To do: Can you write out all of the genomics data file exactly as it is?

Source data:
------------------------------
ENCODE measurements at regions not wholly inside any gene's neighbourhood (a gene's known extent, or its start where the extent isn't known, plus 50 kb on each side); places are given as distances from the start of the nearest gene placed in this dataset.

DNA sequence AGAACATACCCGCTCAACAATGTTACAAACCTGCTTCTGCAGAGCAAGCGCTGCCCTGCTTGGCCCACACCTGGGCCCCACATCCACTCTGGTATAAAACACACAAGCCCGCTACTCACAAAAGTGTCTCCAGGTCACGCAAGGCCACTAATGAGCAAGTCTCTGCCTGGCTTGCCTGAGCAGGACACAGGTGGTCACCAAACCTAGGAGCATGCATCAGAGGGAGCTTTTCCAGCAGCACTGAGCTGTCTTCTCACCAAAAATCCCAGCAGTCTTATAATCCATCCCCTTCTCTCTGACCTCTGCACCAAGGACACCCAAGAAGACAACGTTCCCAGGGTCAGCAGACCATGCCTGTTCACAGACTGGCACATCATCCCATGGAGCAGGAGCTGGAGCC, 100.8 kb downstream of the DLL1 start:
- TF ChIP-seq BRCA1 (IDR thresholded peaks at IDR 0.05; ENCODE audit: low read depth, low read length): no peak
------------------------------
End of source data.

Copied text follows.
ENCODE measurements at regions not wholly inside any gene's neighbourhood (a gene's known extent, or its start where the extent isn't known, plus 50 kb on each side); places are given as distances from the start of the nearest gene placed in this dataset.

DNA sequence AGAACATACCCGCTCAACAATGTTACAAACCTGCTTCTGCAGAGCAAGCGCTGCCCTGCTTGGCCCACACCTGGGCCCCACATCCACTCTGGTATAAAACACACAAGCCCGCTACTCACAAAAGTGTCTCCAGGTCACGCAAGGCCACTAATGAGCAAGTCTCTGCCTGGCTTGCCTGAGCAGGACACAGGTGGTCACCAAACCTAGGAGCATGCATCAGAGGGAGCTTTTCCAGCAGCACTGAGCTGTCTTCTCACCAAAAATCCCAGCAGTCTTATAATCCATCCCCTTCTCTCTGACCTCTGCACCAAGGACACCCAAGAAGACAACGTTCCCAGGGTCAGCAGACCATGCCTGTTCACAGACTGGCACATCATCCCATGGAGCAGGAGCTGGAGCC, 100.8 kb downstream of the DLL1 start:
- TF ChIP-seq BRCA1 (IDR thresholded peaks at IDR 0.05; ENCODE audit: low read depth, low read length): no peak